Hepatic nodules are common findings in dogs and cats and their differentiation as benign or malignant requires invasive tissue sampling. The perfusion of liver in normal dogs has been described.6,7 The mean time to peak perfusion (TTP) varies from 22.9 to 46.3 s. There is no specific two-dimensional echo pattern for either benign or malignant nodules. Nodules are commonly found in normal large older dogs, which are the same age and breed distribution for high risk for developing neoplastic lesions. A recent study indicated that contrast ultrasound is highly accurate for prediction of benign or malignant based on perfusion patterns.8 Benign solid regenerative nodules appear isoechoic to the surrounding normal liver at peak normal liver perfusion. Hepatomas can appear more variable and have regions that are poorly perfused compared to the surrounding liver. Malignant nodules appear hypoechoic compared to the surrounding normal liver at peak normal liver perfusion. Neuroendocrine tumors may have an intense rim enhancement pattern in the later portion of the early phase of enhancement.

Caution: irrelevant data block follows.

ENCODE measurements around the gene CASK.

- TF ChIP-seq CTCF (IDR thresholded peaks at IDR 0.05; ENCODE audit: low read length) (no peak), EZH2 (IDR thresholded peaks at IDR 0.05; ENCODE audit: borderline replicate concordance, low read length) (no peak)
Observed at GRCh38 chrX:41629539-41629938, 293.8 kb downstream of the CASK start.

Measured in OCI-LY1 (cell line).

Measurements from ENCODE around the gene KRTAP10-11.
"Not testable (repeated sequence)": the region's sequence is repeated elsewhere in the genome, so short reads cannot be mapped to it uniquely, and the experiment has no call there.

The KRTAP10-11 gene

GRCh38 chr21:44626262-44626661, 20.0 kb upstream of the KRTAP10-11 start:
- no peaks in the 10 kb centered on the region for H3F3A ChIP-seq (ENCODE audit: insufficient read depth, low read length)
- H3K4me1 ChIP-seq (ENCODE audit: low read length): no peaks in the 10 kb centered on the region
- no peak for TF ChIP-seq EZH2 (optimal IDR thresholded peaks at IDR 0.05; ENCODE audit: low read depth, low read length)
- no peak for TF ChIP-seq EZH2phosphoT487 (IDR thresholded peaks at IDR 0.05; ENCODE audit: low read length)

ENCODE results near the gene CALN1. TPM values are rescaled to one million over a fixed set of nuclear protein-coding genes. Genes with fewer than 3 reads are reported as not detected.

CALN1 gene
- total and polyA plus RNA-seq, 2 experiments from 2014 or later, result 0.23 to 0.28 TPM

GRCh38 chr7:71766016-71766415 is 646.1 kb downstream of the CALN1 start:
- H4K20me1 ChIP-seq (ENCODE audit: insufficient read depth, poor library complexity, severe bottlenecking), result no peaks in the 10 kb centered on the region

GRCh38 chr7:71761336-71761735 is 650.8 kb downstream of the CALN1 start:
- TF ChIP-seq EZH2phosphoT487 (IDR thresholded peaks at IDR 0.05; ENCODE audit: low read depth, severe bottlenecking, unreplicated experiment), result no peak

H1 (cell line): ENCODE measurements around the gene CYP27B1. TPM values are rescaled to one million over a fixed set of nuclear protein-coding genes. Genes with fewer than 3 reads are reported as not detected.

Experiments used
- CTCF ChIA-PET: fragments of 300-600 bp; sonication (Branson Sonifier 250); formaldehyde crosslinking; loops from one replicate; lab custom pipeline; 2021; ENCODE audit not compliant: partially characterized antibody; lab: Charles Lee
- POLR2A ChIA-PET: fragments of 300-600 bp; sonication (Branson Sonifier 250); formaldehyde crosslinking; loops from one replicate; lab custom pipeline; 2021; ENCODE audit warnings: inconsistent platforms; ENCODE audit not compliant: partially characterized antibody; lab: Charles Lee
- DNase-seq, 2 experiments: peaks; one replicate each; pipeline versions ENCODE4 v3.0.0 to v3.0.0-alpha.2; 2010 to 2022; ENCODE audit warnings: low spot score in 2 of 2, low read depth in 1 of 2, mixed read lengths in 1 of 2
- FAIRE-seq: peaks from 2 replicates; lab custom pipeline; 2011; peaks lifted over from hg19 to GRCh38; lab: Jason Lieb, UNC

Contrast-enhanced color and power Doppler ultrasonography has been shown to be a promising tool to assess feline pancreatic disease.9 In comparison to normal cats, vascularity and perfusion was significantly increased in cats with pancreatic diseases. However, whether inflammatory diseases can be differentiated from benign hyperplasia or neoplasia by the means of contrast-enhanced color and power Doppler ultrasonography is yet to be determined. Because of its depth limitations, contrast enhanced color or power Doppler may not be used to assess the canine pancreas. Contrast-enhanced harmonic ultrasound of the canine pancreas has recently been described. Both the normal pancreas and the changes with pancreatitis have been investigated. Pixel intensities of the inflamed parenchyma are much greater than the normal pancreas and areas of perfusion voids can be detected in regions of necrosis. Anecdotally, there may be a correlation to extended hospital stay when perfusion void associated with necrosis are present.
Normal lymph nodes have primary afferent vessels which enter at the hilus, course centrally and branch symmetrically along the length of the node. The angioarchitecture of malignant lymphomatous nodes is different from this normal pattern based on contrast sonography.10 The majority of peripheral lymphomatous nodes had aberrant vessels adjacent to or beneath the lymph node capsule, and deviation of the hilus.